Who is Tommy Jones, what do you do, and what projects might people know you from?
Well, I’m Tommy Jones and I produce video content for artists. I started out solely as a producer, producing content for artists such as Lamb of God, Every Time I Die, John Legend, All That Remains, as well as several others while working for High Roller Studios. In 2008, I got “behind the camera” — it’s then that I started shooting and editing under my own moniker simply called “the studio.” I guess it was then when I set out to be the Robert Rodriquez of metal video. I produce, shoot, and edit my own stuff. I came from an environment where one project is handed off to another person and to another. I find a serious disconnect with that. When I’m shooting, I’m editing in my head. There is something to be said about fresh eyes, but I’m shooting a specific angel or movement because I know what I want to do to it in post. I like to take it all the way through, I feel it has a more personalized touch. Mid-2013 I partnered up with the guys at Audiohammer Studios and changed the name to Videohammer Studios to complement… and here we are.
I’m guessing that you will agree with me that making a living in the music industry is far from easy, and that getting to where you are has been a long, hard road. What made you choose music as a career, rather than making corporate videos or whatever, and what kept you going during the tough times?
Far from easy. Any band will also tell you that, and in this modern world of entitlement where people just think music should be free, and if it’s not “screw you I’m gonna steal it”, that just makes it that much harder. It’s a domino effect and most people don’t get what’s involved in the background and how much money is required to create, manufacture, market, and distribute that album, which you just stole with the click of a button. Touchy subject with me — I could go on forever. But the point I’m trying to stress is that the already hard road got that much harder when everyone started wearing patches over their eyes.
Before “making it” in the professional music industry, I was recording and marketing artists on a local level. I wasn’t doing video at that point in my life, strictly audio and graphic design. To pay the bills, I worked in a very corporate environment within the design and print industry. That was my career. I was involved in research and development working with clients such as Johnson and Johnson, Hallmark, AARP, and AAA. Corporate as it got, tens of millions of dollars spent and made. Over the span of about 8 years, I had lost my job two times due to either the company being sold to our largest competitor in an effort to eliminate competition, or development being cut because a sales force didn’t pull through in selling a product that I spent a million dollars developing. You can’t do it all. I couldn’t develop, and sell it. Next they would be asking that I also ran the press and did the bindery!
After two times of feeling like my destiny was in someone else’s control, I tattooed my hands. I figured that would keep me out of that corporate environment were I felt like I was just a number. Circle/square kind of thing going on as well. Sure I was making great money at a young age and I excelled in that world, but money isn’t everything and something was missing. So I did that in an effort to remove myself from that situation to go out and make something happen in what my passion was, music, which took a long time. I don’t recommend anyone go out and do that [laughs]). Below the sleeve is called the “unemployment line” for a reason [laughs].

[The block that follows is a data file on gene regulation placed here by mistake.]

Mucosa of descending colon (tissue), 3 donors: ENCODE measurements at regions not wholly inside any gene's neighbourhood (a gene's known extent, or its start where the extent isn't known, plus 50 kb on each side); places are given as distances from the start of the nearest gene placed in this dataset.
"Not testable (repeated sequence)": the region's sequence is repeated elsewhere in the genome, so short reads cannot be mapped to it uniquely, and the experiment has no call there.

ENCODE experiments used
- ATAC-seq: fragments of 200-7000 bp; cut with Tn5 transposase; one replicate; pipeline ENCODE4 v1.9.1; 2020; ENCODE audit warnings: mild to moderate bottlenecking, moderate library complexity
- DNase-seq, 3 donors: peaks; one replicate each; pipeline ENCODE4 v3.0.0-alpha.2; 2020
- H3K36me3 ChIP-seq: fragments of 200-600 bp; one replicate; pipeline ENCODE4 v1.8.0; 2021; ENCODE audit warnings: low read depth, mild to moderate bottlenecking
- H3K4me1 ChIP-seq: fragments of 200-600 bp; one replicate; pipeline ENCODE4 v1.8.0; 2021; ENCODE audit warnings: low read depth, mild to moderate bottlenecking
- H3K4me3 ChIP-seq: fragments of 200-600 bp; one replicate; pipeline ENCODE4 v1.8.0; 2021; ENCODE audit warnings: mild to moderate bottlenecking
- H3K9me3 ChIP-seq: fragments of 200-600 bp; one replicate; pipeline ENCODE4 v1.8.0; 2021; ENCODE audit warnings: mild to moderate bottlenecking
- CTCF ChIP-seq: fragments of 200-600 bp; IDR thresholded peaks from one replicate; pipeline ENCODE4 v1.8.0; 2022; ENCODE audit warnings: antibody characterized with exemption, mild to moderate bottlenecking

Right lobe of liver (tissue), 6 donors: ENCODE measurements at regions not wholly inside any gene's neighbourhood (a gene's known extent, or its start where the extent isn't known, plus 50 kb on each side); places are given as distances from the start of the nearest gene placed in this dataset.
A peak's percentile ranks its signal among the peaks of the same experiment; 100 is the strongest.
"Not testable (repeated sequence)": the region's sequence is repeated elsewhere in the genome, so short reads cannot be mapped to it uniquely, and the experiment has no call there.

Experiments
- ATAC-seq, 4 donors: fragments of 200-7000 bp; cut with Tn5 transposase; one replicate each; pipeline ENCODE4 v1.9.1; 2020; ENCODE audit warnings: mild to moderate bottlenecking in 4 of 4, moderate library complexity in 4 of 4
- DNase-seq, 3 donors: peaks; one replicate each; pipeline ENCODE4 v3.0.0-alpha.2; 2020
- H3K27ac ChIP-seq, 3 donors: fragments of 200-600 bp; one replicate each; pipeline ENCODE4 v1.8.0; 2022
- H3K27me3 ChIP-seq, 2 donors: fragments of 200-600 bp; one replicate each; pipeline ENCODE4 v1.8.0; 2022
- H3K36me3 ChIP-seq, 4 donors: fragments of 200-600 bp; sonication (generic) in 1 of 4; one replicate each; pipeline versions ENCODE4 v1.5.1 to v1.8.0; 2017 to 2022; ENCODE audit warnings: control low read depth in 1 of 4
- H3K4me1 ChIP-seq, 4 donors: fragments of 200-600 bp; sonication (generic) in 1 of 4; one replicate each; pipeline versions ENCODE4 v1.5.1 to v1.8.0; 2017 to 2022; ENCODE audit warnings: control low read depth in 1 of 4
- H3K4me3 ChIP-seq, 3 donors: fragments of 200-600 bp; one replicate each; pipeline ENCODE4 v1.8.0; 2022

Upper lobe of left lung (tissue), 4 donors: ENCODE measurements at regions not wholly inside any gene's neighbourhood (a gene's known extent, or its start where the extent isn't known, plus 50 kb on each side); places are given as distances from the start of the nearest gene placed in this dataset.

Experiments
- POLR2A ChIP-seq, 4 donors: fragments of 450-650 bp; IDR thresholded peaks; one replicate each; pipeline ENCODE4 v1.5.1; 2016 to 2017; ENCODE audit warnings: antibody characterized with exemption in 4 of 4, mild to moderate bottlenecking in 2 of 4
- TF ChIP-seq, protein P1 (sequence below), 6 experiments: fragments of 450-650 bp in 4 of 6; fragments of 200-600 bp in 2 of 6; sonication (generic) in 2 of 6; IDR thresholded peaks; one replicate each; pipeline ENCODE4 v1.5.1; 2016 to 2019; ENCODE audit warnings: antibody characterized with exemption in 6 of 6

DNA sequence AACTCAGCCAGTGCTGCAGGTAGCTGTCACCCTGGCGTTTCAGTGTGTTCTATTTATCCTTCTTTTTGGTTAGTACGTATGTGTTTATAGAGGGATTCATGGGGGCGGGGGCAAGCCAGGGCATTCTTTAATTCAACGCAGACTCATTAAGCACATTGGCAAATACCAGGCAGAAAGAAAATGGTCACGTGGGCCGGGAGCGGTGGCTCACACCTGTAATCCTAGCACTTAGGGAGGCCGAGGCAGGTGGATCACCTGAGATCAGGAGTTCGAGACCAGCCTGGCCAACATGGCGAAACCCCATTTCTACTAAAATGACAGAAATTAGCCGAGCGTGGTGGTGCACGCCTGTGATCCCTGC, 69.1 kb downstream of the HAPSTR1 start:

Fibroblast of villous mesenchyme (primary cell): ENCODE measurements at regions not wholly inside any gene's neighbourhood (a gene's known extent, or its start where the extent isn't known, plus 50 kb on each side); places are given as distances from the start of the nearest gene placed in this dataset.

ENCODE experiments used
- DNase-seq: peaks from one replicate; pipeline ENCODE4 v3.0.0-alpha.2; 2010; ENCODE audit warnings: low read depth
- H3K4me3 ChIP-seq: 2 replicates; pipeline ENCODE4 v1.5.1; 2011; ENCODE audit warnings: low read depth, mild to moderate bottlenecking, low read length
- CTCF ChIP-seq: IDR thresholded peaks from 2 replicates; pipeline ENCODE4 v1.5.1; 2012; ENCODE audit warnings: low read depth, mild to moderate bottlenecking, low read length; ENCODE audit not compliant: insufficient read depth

As far as the hard times, and yes there has been a fair share of that. I couldn’t have continued without the support of my family, especially early on when I went out on my own. I can’t stress that enough. Without them, I do not know what I would be doing.
You recently relocated to Orlando to join the Audiohammer family. Can you tell us how that came together? The life of an editor can be pretty isolated at times, so it must be cool be around Eyal/Christina, Mark, Jason and all the bands coming through– now that you’re all settled, tell us how it’s working out.
In 2007, I produced a DVD for the band All That Remains. Jason was the mixer for the project. That was the first time we had met, and it was over a conference call, Jason’s first ever (laughing). Since that time, Jason had been asking me to come down to Audiohammer. It just so happened that while I was at Audiohammer on an assignment for two months with Death Angel, that the opportunity posed itself for me to move. Once Jason heard that, he brought it up again and showed me where he would build my studio and room within Audiohammer. The timing worked, and I pulled the trigger to relocate to Florida.
Editing does require isolation and focus. I actually think I had more isolation at my previous place in that aspect. I could go days and days without human interaction or contact. Here at Audiohammer, there are others around all the time. So I’m less isolated, but around much more creativity and others like me. With having bands coming through recording all the time, there’s built-in advertising for what I do. Three guys making records at the same time, with bands starting new album cycles. So you can see where that has some built in exposure to build with bands while they are here.
Since I have been down here, it’s been awesome. I’ve done work with Mark and Whatechapel for Toontrak, Eyal Levi for CreativeLIVE and Gear Gods, and have some cool things in the works with Jason and Job For A Cowboy. That’s all stuff that I would not have gotten without living here over the past 2 months, and it’s all within the family. I love working with these guys in a studio environment, and I see them everyday, so it’s comfortable.
What are you go-to pieces of gear? Cameras, mics, and any little accessories that are indispensable for you? From the Panasonic profile, it sounds like you mostly shoot with camcorders rather than DSLRs?